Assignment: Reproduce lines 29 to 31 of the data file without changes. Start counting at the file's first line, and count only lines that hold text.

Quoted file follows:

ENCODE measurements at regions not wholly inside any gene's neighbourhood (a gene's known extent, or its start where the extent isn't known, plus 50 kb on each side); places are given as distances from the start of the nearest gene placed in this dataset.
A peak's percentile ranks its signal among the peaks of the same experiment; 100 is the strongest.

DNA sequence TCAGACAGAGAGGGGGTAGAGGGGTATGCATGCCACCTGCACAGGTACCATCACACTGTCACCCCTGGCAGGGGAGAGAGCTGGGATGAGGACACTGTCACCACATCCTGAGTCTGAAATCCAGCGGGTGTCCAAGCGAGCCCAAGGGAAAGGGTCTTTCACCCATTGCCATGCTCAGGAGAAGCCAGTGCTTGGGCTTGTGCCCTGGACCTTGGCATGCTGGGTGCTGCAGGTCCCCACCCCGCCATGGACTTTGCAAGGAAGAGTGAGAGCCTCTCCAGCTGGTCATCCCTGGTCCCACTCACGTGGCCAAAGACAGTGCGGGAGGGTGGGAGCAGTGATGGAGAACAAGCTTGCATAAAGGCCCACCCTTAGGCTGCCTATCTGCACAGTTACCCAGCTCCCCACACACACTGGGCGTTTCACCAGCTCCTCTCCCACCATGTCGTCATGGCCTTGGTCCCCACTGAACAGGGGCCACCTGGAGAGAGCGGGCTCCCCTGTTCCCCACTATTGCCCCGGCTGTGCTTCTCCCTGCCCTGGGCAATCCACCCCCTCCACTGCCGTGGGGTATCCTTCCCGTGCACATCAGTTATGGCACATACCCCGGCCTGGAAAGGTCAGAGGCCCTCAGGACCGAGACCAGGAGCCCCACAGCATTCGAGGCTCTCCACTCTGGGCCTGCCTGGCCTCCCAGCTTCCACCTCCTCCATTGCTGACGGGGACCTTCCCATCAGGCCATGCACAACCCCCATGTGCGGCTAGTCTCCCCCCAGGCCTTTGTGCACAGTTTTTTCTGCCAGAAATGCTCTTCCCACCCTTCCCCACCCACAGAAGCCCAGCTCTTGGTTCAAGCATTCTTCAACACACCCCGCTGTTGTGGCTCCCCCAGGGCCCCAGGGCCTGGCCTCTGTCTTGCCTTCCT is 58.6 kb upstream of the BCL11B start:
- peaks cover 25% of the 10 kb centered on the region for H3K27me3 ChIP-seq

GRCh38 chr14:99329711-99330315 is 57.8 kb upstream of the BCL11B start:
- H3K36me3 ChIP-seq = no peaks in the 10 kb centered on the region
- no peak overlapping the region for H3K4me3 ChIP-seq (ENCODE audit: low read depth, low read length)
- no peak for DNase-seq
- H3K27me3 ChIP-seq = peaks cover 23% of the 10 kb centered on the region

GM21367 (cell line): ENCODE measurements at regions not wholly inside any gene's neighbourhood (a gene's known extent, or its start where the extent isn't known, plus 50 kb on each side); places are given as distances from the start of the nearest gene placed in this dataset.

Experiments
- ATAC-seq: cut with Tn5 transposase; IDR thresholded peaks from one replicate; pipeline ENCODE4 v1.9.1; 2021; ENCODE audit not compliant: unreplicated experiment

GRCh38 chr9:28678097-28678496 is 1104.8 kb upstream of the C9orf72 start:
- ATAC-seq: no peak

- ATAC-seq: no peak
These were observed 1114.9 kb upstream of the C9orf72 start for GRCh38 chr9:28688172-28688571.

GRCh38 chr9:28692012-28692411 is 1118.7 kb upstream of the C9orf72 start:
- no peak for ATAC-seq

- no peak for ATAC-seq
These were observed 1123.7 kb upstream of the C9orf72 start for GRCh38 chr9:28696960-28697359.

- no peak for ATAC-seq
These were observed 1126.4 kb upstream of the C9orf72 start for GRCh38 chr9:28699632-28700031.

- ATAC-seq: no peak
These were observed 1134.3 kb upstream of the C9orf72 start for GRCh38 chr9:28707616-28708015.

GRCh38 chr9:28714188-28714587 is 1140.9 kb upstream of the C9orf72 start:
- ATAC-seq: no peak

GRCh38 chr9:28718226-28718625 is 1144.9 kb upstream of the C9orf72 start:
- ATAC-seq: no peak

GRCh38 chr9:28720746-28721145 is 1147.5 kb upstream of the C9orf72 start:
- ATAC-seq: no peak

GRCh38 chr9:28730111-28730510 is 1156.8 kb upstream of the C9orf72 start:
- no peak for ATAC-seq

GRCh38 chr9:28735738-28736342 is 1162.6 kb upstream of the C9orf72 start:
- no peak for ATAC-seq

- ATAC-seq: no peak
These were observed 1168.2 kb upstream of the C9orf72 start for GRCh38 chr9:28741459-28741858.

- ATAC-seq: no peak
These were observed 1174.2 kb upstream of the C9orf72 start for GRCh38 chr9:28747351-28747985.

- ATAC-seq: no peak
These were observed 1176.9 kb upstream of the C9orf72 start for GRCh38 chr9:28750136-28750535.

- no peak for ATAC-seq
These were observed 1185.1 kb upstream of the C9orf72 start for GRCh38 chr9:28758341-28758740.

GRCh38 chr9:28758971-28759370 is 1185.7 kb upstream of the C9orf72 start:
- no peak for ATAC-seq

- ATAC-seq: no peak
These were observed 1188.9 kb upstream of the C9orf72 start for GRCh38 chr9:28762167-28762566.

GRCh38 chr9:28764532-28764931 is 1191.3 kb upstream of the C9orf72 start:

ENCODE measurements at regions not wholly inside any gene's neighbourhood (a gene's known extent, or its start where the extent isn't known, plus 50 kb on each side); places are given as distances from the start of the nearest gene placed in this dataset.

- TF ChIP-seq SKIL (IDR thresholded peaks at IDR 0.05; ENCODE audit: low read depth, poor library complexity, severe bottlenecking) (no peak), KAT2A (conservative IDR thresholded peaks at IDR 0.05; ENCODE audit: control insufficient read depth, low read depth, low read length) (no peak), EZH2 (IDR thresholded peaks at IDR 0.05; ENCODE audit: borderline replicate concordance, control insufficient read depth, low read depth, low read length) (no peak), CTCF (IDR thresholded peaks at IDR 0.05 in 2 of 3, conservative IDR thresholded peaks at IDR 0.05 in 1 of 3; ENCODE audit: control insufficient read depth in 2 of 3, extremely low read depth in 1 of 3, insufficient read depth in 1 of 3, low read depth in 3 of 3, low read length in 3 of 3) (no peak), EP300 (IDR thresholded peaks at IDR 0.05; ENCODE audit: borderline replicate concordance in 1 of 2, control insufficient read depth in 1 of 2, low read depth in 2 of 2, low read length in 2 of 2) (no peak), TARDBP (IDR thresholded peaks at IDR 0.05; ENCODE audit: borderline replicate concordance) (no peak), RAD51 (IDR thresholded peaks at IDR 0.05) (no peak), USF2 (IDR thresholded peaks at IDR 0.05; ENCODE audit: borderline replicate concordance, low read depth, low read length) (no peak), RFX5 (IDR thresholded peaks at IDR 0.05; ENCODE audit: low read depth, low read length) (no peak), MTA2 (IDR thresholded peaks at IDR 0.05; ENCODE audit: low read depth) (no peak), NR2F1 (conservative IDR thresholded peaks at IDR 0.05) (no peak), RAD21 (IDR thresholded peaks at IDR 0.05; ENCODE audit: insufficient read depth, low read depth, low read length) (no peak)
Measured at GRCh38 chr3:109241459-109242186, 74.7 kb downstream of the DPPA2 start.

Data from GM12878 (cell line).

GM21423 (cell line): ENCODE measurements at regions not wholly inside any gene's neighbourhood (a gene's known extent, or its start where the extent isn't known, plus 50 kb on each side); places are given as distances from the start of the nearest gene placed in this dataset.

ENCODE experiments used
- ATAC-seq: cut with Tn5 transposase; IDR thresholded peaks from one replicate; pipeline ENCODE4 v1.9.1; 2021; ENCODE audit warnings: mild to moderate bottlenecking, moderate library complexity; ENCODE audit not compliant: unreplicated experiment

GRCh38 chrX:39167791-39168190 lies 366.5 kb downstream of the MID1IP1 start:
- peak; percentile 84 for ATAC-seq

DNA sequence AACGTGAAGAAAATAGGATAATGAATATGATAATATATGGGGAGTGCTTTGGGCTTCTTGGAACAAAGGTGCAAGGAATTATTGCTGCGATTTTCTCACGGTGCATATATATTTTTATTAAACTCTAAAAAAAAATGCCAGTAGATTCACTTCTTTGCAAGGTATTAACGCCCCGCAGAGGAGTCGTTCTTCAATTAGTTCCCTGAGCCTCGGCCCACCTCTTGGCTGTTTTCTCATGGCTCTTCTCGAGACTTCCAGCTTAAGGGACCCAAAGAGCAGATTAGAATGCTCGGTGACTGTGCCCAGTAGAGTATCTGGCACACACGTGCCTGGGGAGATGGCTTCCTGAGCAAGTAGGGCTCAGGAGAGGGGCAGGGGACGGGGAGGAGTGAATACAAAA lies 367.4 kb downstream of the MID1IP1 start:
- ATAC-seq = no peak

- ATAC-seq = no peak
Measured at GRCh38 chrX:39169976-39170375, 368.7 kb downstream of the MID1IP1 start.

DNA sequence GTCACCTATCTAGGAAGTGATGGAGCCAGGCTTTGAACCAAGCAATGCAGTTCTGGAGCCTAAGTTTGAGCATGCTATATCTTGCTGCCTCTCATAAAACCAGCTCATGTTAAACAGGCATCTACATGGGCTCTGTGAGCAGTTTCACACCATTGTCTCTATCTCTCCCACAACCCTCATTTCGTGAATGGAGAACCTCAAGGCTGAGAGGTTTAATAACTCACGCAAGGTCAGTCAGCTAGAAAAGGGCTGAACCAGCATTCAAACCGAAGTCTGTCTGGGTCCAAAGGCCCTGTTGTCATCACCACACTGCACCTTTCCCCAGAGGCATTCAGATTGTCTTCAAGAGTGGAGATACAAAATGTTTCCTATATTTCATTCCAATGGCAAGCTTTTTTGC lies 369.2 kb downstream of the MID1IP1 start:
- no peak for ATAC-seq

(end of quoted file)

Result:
GRCh38 chr9:28720746-28721145 is 1147.5 kb upstream of the C9orf72 start:
- ATAC-seq: no peak

GRCh38 chr9:28730111-28730510 is 1156.8 kb upstream of the C9orf72 start: